20 Consequences Of Promoting Leaders Who Lack People Skills

Expert Panel® Forbes Coaches Council

When someone rises to a leadership position, they are often expected to have both technical expertise and the ability to think strategically. However, what happens when an individual becomes a leader without demonstrating essential people skills?

A leader who lacks soft skills can inadvertently lower team morale and damage interpersonal relationships, ultimately hindering productivity. Here, Forbes Coaches Council members explore the potential consequences of promoting professionals lacking in people skills and why leaders should pause before extending a promotion to the wrong person.

1. Creates A Disengaged Workforce

Promoting a leader who lacks people skills is a risk that creates a disengaged workforce, affecting the organization’s culture and reputation. C-level decision-makers should view developing and deepening emotional intelligence and communication skills as a strategic investment in the organization’s future success, balancing tactical skill proficiency with the ability to lead effectively. – Dr. Shanequa Fleming, Culture Accelerators

2. Fuels A Lack Of Relational Leadership

Leadership is anchored in relationships. A keen understanding of human nature, reasons for behavior and exceptionally honed communication skills are essential and fundamental to leading well. People skills generate productivity, innovation and profit. Studies prove it; employees know it. Without relational leadership, you have an employee, maybe even a manager, but you do not have a leader. – Leeza Carlone Steindorf, Core Success Coaching

3. Increases Employee Attrition

Promotion decisions are often based on competence in a certain domain. Failure is when it’s assumed that competence in one domain is the same as competence in another, like leadership. Research shows the team suffers and the professionals themselves become discouraged. This creates the biggest consequence of all: attrition of a one-time star employee and attrition of the impacted team. – Saba Hasanie, OSC Leadership Performance

4. Shows A Lack Of Mission And Vision

Expert knowledge and management competence are important, but the higher you go in the organization, the more you need to set a compelling vision and create energy for others to follow. Leadership at this level requires influencing skills to align employees and other stakeholders to deliver the organization’s mission. Creating energy and influencing others requires well-developed people skills. – Charles Dormer, APEX STP, LLC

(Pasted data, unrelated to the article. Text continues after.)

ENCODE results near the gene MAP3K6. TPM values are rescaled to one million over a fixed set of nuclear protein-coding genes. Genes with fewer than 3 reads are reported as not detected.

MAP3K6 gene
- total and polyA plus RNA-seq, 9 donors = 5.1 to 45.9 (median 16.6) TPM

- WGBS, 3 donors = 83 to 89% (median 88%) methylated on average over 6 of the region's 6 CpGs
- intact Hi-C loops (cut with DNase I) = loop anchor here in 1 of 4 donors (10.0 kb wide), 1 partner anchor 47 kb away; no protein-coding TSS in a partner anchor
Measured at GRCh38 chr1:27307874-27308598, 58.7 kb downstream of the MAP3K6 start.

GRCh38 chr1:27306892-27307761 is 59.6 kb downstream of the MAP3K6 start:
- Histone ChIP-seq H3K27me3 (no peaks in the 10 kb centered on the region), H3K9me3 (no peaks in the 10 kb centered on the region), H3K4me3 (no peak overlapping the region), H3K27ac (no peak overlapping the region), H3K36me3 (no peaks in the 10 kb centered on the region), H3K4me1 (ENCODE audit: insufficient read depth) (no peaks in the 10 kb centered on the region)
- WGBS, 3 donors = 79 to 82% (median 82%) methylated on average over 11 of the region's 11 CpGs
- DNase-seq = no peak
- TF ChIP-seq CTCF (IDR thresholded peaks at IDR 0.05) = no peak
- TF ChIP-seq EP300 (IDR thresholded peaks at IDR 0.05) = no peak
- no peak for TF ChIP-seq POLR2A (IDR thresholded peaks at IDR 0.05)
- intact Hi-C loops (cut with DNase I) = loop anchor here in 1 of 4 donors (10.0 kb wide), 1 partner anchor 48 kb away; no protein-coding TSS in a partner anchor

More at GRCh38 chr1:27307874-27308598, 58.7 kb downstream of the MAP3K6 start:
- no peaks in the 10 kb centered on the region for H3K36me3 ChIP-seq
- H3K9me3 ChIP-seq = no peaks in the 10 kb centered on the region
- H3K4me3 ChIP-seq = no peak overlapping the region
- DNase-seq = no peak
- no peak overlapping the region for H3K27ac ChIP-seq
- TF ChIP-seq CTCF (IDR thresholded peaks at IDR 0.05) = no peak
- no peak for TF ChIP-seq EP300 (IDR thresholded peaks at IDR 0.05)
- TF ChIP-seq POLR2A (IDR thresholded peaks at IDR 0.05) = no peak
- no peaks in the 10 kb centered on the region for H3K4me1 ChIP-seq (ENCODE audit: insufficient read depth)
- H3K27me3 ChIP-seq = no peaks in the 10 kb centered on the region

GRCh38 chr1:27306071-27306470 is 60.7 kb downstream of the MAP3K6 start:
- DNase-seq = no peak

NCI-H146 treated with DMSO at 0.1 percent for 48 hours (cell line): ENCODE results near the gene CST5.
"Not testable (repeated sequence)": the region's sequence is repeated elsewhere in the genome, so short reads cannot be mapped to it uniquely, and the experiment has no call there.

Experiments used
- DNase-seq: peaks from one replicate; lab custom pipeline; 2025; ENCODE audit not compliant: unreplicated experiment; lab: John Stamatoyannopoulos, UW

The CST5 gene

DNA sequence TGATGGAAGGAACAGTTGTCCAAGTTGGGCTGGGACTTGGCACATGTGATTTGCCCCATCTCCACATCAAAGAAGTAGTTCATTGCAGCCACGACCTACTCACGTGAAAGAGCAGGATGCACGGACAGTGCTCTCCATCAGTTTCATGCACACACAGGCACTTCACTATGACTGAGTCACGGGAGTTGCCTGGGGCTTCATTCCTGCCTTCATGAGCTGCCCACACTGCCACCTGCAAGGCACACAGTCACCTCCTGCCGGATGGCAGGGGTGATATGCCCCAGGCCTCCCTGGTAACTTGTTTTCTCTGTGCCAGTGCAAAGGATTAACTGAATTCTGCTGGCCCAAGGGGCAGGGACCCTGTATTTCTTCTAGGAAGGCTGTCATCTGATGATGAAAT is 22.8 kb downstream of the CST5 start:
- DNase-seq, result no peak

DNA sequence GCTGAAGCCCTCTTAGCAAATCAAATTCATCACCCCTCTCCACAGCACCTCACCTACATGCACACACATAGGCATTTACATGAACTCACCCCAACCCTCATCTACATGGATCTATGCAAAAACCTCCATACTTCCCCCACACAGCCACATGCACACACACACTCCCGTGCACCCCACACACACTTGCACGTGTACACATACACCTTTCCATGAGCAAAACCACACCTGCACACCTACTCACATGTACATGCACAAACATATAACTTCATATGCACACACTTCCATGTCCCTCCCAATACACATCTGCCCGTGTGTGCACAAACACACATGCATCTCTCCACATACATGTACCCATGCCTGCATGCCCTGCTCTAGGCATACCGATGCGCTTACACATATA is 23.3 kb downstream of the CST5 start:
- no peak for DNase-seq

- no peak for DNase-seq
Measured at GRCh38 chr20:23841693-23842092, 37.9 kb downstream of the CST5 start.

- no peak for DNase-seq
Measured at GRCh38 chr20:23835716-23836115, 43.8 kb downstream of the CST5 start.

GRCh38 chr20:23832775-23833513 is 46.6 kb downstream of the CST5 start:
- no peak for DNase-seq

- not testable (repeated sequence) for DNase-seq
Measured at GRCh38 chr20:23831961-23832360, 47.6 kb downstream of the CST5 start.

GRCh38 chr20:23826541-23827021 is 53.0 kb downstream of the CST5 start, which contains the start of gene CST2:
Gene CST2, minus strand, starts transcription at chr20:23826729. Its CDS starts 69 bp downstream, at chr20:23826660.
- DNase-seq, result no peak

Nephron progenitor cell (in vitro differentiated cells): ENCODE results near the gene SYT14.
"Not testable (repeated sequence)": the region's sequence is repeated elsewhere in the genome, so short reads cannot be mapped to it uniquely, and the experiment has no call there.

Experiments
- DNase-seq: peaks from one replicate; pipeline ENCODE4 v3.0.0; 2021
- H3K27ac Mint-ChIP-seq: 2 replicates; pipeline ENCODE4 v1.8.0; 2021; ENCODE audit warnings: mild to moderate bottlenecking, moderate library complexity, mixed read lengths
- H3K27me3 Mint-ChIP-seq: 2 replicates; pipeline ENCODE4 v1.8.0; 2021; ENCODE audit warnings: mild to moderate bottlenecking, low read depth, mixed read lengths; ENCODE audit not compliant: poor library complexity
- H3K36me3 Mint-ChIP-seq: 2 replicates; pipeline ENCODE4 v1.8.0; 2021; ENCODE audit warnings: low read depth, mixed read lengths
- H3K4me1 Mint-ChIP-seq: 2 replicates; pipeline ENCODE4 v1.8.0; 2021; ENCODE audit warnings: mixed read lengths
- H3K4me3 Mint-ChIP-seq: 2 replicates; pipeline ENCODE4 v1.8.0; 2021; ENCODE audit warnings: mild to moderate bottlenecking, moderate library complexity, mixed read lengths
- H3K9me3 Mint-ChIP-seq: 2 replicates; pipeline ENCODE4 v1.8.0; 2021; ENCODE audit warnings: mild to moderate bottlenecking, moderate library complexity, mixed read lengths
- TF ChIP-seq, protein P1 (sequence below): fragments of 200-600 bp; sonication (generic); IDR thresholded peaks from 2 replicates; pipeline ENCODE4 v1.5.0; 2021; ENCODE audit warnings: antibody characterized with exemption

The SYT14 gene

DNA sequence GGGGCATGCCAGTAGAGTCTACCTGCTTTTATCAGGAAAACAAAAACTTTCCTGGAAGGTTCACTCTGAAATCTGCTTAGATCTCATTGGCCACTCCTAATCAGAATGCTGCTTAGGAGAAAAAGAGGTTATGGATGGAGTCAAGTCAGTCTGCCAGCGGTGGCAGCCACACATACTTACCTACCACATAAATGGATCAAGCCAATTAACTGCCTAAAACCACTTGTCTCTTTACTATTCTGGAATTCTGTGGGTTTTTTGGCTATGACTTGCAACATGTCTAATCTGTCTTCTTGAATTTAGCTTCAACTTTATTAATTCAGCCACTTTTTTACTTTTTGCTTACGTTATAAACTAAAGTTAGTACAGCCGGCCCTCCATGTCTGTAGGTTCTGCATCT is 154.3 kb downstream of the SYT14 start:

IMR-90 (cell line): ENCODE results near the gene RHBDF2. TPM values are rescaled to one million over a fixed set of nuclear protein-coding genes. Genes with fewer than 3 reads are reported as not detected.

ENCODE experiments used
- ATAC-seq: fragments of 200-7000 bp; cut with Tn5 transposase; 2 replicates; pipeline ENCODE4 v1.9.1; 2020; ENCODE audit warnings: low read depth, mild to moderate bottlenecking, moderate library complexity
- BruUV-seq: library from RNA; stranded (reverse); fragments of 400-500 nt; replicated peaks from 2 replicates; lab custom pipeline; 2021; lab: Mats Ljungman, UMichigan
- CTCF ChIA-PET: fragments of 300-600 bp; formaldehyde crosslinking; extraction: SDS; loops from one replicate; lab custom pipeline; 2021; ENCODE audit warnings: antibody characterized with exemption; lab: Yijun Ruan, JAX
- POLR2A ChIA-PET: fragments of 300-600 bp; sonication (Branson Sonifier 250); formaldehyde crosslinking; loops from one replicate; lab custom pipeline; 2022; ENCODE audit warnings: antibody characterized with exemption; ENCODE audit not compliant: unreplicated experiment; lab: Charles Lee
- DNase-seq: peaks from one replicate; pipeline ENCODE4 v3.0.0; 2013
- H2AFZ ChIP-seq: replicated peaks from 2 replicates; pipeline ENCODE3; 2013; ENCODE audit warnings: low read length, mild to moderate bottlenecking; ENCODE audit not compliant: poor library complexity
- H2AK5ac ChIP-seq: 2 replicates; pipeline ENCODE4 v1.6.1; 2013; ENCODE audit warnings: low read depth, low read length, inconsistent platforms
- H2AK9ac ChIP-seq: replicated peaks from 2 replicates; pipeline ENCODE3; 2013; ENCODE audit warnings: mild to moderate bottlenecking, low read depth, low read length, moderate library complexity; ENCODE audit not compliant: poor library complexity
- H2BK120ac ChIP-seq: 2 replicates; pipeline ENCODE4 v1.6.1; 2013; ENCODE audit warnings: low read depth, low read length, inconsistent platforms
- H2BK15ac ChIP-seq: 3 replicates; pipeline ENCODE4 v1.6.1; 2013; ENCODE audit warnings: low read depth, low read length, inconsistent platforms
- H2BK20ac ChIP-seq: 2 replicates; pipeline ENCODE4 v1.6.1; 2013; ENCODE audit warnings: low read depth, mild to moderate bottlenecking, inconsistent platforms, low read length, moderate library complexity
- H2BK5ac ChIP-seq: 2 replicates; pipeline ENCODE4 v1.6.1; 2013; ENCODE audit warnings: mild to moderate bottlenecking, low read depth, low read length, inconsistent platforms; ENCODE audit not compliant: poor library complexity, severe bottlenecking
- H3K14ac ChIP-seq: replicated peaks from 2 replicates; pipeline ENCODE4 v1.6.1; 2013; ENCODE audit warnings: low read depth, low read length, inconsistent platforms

5. Causes Workforce Confusion And Turmoil

A leader with zero evidence of people skills causes confusion and turmoil within the workforce. Personnel call in sick, gossip, look for new work on company time or quit. They wonder if they will be fired, not receive a promotion or lose opportunities. Productivity wanes and communication is stifled. Before promoting that leader, they need to be coached in people skills and communications. – Diane Hudson, Career Marketing Techniques, LLC

6. Shows That Promotion Does Not Align With Skill Set

Too often, managers who do well in one position are promoted to an area where they are asked to perform at the same level of excellence with a completely different skill set. Consider the salesperson who is amazing at hitting sales goals and promoted to sales manager where they don’t sell. The required skill set is as important as the performance. – Amy Feind Reeves, HireAHiringManager, Formerly JobCoachAmy

7. Creates A Lack Of Context

A leadership role is a new experience for anyone who has not managed others—reminds me of when I became CEO for the first time, and my coach described the transition as equivalent to changing the engine on the QE2 while it was crossing the ocean. To extend the metaphor, the newly appointed manager or leader is in a strange land and lacks context for what leading others means. – Ben Levitan, Cedalion Partners

8. Paves The Way For Failure

Abject failure is the consequence. Leadership is all about people. C-level decision-makers should never promote anyone with zero evidence of people skills into a leadership position. At some level, there should be evidence that a candidate treats people well, builds and maintains healthy relationships and can communicate clearly. If this threshold is not met, they are not yet ready for leadership. – Jim Vaselopulos, Rafti Advisors, LLC

9. Shows A Lack Of A Clear Path

Most organizations have now realized the different paths of individual contributors versus managers. Both add value to the business and have different skill sets. Before promotion, leadership should establish the skills required for a people management career path. Leaders should have clear criteria to evaluate if someone is a good fit for leadership positions. – Krista Neher, Boot Camp Digital

10. Drives Away Your Best And Brightest